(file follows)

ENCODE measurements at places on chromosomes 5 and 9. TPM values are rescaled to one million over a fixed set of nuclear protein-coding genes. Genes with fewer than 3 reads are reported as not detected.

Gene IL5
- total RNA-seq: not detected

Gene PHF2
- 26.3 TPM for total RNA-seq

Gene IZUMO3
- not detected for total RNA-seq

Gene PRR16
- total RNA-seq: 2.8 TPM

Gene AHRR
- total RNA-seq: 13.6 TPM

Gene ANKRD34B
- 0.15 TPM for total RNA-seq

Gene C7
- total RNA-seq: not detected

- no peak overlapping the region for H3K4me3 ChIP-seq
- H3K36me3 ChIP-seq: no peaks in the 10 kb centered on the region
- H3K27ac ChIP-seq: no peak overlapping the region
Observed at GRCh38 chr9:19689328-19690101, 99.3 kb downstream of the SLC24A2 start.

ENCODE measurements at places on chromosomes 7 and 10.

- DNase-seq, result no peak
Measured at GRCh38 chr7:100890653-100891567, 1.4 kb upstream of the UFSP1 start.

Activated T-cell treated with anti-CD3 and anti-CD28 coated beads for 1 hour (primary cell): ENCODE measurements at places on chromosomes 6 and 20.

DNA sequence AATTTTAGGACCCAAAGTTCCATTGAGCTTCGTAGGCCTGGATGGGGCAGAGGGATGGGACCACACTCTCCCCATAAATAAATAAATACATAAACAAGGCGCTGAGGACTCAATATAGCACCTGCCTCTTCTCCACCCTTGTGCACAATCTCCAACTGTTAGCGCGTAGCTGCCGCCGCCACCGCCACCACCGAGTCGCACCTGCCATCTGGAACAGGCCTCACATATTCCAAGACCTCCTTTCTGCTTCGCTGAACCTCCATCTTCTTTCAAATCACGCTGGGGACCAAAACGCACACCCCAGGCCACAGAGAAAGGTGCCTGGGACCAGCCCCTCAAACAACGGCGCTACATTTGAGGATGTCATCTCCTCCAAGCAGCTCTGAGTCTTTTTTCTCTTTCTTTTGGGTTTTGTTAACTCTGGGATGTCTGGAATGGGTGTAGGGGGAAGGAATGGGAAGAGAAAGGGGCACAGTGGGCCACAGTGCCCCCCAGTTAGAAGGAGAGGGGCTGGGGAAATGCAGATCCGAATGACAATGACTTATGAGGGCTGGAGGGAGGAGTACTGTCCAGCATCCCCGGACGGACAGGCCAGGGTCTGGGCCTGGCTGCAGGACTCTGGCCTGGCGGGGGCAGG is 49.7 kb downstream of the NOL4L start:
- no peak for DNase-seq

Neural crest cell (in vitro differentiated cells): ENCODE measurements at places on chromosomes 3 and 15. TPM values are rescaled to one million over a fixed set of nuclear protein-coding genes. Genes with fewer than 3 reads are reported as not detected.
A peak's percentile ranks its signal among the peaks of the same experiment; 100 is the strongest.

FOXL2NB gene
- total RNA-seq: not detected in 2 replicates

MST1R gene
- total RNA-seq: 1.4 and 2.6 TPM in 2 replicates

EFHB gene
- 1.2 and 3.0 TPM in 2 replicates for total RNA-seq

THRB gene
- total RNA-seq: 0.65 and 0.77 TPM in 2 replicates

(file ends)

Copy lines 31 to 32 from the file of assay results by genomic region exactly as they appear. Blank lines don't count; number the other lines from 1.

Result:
- total RNA-seq: 1.4 and 2.6 TPM in 2 replicates

EFHB gene